This is one in a series of posts on individual Dreamers, undocumented immigrants brought to the United States as young children, many of whom are under threat of deportation following the Trump administration’s decision in September 2017 to rescind the Deferred Action for Childhood Arrivals policy, or DACA.
Kebin Lopez should have had a difficult decision before him: choosing between the multiple law schools that accepted his application. Instead, the decision was made for him when two institutions in Georgia rescinded their acceptance due to his DACA immigration status.
The disappointment and uncertainty he felt upon receiving those rejection letters illustrate the unique obstacles Dreamers face in the United States.
“I don’t even have words for it. It just hurts,” said Lopez.
Lopez was brought to this country from Honduras by his parents when he was six years old and grew up in Bluffton, South Carolina, according to a profile by WTGS Fox28. For his undergraduate studies, he attended Armstrong State University in Savannah, now called Georgia Southern University-Armstrong Campus, and is the first person in his family to earn a college degree, let alone go to law school. He believes DACA recipients deserve the same education as anyone else and is inspired to become a lawyer to stand up for others like him.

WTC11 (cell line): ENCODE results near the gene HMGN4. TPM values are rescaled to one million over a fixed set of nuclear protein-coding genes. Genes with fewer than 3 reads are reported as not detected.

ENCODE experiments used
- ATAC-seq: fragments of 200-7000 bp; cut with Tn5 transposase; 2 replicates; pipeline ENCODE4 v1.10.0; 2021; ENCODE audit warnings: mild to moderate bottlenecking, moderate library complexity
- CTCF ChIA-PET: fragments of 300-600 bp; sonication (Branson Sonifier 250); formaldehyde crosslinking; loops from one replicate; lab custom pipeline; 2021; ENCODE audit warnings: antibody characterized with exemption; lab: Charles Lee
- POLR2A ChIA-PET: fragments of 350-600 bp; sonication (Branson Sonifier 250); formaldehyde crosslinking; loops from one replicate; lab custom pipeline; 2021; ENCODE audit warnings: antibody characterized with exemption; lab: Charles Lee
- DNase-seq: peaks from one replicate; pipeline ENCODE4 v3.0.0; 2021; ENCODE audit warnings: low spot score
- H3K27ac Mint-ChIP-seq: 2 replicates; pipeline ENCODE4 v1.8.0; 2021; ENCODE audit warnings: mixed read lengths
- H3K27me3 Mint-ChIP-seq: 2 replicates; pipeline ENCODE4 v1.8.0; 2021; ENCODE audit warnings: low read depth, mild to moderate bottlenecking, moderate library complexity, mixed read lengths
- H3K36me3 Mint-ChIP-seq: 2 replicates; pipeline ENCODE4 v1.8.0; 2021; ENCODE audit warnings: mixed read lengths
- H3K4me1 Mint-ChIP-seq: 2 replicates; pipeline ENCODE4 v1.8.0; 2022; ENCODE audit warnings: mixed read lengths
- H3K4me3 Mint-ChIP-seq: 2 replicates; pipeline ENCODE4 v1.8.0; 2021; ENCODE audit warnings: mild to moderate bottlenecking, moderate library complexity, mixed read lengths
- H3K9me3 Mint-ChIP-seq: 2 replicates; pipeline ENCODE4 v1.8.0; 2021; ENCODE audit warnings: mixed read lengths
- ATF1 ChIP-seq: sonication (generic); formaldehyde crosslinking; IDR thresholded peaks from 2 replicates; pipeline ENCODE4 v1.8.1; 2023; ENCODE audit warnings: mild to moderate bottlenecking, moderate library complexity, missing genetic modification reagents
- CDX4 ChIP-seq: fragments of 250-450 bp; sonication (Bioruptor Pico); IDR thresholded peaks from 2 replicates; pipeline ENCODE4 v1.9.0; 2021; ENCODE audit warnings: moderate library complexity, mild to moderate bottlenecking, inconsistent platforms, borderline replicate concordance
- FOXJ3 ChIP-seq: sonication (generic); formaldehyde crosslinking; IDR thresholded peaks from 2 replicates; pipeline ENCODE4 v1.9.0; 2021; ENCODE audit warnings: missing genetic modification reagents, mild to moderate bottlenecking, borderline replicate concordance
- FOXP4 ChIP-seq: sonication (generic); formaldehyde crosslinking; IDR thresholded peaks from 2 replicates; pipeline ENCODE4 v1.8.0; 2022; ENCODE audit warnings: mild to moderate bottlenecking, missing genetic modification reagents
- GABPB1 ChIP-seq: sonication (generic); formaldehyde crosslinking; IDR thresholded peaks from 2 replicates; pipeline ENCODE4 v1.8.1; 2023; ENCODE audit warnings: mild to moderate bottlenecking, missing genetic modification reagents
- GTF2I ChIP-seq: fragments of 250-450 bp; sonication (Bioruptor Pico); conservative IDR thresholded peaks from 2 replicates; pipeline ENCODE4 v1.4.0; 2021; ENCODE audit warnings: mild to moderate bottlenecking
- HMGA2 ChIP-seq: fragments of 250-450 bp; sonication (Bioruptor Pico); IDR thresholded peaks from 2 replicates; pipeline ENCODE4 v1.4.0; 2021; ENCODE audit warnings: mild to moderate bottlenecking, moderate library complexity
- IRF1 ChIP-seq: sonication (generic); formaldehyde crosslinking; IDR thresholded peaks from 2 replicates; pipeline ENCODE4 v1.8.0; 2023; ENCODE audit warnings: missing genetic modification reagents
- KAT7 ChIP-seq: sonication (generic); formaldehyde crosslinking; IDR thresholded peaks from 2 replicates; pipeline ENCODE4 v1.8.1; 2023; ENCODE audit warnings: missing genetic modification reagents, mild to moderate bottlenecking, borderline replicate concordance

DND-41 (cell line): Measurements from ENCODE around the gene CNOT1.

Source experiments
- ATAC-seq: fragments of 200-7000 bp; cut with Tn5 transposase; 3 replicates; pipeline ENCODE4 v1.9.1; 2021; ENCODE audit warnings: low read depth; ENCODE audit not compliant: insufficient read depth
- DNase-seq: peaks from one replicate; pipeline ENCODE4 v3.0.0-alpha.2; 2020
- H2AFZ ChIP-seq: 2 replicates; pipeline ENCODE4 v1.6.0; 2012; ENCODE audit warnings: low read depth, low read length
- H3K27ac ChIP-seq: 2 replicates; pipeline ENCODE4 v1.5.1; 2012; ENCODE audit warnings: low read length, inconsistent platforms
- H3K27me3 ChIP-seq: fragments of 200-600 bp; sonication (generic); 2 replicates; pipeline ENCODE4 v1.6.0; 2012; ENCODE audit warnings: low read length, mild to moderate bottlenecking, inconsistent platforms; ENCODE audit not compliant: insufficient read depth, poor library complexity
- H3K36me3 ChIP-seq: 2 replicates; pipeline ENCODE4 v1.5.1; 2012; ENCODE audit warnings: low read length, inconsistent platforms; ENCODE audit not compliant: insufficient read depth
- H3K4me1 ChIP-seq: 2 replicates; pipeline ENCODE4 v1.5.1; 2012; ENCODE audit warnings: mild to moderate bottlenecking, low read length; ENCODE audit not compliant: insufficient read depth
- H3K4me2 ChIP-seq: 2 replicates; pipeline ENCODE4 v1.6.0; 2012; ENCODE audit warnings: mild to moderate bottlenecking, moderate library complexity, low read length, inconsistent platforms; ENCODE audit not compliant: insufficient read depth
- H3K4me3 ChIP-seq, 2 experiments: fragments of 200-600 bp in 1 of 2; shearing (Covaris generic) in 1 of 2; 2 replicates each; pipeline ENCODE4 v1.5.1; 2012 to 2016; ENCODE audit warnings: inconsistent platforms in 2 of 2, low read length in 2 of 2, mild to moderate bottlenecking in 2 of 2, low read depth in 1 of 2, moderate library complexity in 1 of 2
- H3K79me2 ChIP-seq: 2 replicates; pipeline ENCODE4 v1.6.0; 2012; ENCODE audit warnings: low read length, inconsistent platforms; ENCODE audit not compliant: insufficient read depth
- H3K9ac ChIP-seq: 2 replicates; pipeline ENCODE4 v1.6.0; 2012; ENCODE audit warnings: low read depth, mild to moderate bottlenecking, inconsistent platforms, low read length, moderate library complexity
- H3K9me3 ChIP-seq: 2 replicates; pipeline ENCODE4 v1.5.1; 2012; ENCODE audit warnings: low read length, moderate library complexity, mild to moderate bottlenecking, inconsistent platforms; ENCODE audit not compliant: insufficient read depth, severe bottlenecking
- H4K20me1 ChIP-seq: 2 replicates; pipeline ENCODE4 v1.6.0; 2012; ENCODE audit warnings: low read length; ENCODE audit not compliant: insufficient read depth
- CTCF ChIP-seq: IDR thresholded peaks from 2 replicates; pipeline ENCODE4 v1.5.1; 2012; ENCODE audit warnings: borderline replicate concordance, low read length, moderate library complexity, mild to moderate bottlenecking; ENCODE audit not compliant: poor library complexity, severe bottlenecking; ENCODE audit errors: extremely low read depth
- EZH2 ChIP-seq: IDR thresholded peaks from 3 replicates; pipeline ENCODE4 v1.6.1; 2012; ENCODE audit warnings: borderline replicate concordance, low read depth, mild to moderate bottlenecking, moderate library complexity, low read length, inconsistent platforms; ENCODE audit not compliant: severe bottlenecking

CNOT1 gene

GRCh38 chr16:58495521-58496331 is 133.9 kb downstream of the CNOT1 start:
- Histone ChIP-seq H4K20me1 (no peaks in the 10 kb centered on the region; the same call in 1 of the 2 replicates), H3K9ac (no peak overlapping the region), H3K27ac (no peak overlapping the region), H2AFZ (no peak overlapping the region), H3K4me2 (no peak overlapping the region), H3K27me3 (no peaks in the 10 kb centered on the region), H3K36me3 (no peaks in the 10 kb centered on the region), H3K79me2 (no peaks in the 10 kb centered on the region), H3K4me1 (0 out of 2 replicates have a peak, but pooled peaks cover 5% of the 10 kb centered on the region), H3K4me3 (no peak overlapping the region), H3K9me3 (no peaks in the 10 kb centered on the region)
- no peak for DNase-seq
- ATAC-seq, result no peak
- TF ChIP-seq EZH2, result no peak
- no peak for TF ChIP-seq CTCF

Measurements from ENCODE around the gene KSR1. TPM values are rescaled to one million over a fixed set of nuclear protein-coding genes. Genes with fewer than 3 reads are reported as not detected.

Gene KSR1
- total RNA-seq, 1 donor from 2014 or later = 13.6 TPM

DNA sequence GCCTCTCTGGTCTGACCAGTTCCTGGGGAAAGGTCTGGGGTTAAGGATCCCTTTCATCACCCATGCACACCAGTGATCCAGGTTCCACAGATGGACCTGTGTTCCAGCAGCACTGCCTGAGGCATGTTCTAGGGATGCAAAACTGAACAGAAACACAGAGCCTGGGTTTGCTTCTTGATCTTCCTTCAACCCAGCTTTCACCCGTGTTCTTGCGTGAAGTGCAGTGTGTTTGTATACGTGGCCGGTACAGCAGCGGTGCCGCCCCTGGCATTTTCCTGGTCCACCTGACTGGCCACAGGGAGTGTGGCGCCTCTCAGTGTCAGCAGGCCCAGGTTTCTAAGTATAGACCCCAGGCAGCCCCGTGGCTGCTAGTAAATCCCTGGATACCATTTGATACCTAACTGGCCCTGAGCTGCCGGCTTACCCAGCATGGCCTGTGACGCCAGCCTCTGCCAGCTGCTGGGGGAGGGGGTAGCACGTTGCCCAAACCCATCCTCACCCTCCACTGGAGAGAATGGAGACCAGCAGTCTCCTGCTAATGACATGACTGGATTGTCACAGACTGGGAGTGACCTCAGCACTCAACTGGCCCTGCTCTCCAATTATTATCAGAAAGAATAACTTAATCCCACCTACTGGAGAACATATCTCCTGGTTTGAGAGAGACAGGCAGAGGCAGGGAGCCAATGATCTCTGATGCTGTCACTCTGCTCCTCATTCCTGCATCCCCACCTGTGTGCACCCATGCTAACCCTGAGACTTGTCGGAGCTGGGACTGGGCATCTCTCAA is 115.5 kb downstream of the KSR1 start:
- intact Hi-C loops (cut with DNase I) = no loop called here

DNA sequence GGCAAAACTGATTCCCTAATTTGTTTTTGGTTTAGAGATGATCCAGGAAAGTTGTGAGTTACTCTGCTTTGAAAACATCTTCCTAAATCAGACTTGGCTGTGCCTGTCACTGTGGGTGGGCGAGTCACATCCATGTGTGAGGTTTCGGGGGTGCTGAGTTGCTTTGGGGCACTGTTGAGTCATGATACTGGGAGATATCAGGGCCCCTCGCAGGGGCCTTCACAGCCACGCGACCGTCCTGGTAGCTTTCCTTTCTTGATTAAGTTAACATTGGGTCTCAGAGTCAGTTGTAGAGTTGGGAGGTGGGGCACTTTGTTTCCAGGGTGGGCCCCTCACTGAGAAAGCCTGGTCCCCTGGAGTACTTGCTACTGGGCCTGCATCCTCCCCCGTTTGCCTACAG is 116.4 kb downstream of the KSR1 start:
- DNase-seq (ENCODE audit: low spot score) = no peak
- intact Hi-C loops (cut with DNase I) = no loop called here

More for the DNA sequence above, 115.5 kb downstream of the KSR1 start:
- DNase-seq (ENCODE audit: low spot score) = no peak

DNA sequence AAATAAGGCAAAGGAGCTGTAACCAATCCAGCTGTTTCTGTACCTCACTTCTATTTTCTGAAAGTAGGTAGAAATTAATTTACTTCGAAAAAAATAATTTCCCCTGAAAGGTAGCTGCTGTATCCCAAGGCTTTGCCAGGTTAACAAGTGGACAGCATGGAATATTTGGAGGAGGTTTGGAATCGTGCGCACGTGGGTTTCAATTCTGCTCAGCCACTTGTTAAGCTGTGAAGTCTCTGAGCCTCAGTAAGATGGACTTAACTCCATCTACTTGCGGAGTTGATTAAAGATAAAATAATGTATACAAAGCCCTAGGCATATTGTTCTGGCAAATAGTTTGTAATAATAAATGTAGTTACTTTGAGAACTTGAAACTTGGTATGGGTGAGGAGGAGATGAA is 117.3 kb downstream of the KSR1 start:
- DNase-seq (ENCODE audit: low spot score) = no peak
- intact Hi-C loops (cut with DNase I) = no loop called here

Fortunately, Lopez was also accepted by University of Florida Levin College of Law, which he plans to attend. He hopes to practice law in Florida after graduating.
“I feel like people should be fighting for us because we are South Carolinians, we are Georgians, we are people who have pretty much been here our whole lives,” said Lopez.